Learning Theory Explanation of Attachment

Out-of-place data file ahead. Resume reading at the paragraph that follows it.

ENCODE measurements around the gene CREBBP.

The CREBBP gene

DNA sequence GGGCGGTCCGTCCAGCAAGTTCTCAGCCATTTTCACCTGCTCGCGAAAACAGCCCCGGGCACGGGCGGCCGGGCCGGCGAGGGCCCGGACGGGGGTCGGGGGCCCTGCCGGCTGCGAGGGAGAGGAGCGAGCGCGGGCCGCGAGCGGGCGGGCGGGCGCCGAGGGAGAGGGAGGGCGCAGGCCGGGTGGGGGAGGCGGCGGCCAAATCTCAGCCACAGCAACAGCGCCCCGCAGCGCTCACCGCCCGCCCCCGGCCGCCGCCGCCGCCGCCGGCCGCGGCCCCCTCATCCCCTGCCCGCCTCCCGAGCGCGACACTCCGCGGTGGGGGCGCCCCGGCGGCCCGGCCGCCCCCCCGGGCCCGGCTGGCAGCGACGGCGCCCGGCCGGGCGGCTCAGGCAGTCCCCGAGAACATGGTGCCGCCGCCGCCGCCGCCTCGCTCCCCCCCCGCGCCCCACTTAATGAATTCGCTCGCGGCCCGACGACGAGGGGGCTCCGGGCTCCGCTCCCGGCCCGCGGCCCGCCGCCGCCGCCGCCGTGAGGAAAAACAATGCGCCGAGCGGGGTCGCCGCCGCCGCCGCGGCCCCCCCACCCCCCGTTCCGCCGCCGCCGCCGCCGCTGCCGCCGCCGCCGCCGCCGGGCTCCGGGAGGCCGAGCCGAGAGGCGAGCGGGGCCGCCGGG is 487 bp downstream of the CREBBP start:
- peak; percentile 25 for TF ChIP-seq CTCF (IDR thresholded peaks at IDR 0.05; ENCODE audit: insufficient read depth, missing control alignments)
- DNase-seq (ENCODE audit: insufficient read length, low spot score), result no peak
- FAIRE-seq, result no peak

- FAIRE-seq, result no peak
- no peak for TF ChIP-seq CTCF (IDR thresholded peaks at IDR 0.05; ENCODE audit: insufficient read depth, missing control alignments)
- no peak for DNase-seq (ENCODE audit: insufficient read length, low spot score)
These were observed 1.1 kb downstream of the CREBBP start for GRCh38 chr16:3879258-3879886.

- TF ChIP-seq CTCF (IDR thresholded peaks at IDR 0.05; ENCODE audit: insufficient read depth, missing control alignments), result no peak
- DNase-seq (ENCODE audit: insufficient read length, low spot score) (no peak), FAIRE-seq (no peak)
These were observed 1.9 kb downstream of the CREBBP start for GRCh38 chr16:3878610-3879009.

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Outline and Evaluate the Learning Theory Explanation of Attachment Attachment is a special kind of affectional bond or relationship between two people. The Learning Theory argues that attachment is learnt rather than innate. There are two main types of behavioural approaches which are classical conditioning and operant conditioning. Classical conditioning is a form of associative learning where we are pre-conditioned to unconditionally respond in certain ways to stimuli. Classical conditioning in other words causes a response from a stimulus where there is a neutral stimulus. Classical conditioning was first noticed by Pavlov, when investigating the digestive system of dogs. He noticed they would salivate when their bowl came into the room, so he introduced a stimulant which was a bell to use and indicator for them to let them know they would be getting their food. Soon the dogs began to associate the bell with their food, so they would salivate when they heard the bell. Pavlov then realised he could reverse these effects if he sounded the bell and did not give the dogs their food. However after a while the dogs stopped salivating when they heard the bell. The dogs associated the bell with food so they salivated. Normally a dog would not salivate to a bowl or a bell, but the dogs associated these stimuli with food so they gave that response. Some could argue that Pavlov’s findings cannot be transferred to classical conditioning in the wider world as this experiment was only on dogs, and we don’t know whether there was some other factor which could have been altering Pavlov’s results, for example the breed of dog could have been affecting the amount of salivation and not the stimulus. As a result, this study was carried out on animals so we cannot be sure if the same applies to humans and there is also low ecological validity as the dogs were not in their natural

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